7 The claims of both Gods law and also genuine human need, took second place to his own happiness. Does his attitude shock us? It is not uncommon. Sadly, many people who welcome with open arms the benefits of the Christian gospel - forgiveness, acceptance, peace, joy, eternal security etc. -are repulsed by the idea of costly, obedient discipleship. Commenting on bargain basement Christianity, Samuel Rutherford the Scottish covenanter wrote: There are some who would have Christ cheap, they would have him without the cross, but the price will not come down. The Reluctant Kinsman Presentation 04

8 Unbelief causes men to withhold commitment to God because they think that he is out to impoverish their lives. But in actual fact it is the reluctant kinsman who ends up the loser here. This kinsman, by his disobedience would discover that there is a price to be paid for not paying the price. He wrote himself out of the script of a far greater plan of redemption. He forfeited having his name go down in history. In Matt.1v5, which forms a part of the human genealogy of Jesus, there is no place for this nameless man who refused costly obedience. He ended up the loser. Jesus spoke about this kind of loss. He that saves his life will lose it and he that loses his life for my sake will find it.Mk.8.35. The Reluctant Kinsman Presentation 04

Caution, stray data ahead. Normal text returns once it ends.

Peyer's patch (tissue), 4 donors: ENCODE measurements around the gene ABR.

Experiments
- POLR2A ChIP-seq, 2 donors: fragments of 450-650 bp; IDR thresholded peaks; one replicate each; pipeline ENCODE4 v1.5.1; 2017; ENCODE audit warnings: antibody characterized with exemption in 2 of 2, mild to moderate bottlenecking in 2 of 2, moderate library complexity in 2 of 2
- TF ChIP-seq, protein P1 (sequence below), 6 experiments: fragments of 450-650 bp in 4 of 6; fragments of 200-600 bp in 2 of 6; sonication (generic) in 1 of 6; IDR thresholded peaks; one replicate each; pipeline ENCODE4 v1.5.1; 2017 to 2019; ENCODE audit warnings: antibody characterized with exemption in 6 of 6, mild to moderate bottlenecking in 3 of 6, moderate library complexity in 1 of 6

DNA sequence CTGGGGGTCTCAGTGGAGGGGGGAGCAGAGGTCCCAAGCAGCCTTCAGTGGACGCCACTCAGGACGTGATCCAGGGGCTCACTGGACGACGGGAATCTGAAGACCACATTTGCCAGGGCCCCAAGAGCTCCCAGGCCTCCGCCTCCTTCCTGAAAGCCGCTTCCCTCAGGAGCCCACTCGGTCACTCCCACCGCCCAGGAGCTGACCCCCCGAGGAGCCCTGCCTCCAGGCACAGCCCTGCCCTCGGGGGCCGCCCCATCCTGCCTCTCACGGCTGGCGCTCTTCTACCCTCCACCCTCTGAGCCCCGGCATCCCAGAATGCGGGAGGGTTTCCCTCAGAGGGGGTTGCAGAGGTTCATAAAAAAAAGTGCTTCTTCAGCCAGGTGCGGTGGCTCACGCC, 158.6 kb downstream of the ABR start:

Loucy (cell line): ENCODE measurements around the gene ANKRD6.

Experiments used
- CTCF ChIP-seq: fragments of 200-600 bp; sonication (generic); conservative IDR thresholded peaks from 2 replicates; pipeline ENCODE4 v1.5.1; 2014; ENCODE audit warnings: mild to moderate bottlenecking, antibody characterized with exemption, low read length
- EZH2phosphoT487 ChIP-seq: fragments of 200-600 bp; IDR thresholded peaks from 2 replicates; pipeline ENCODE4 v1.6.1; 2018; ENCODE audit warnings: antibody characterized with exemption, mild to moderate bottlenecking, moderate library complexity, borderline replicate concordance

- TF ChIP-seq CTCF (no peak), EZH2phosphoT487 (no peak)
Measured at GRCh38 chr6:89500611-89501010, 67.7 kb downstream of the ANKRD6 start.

9 You may have heard of Jim Elliot a young man who believed that God wanted him to take the gospel message to the Auca Indians in South America. Jim knew that this would be a dangerous mission and that by obeying God he would be seen by some as throwing his life away. He was martyred by the Auca Indians but before his death this entry was written in his diary: He is no fool who gives what he cannot keep to gain what he cannot lose. When a man honours God through costly obedience, he can never be a loser. The Reluctant Kinsman Presentation 04

10 Boaz was no fool. He took over the costly responsibility of kinsman redeemer. He paid the redemption price of the land and was not slow to make the wedding arrangements. Boaz honoured God and expressed his love for him through costly obedience. Genuine love does not ask, 'Whats in it for me? Rather it asks, 'What can I give, what is the best that I can do?' Only love can give sacrificially. Jesus said, If you love me you will keep my commandments Jn. 14.21. These were not easy or empty words. Jesus knew all about the cost of obedient love, he became obedient to death, even death upon a cross. Phil 2.8. The Willing Suitor Presentation 04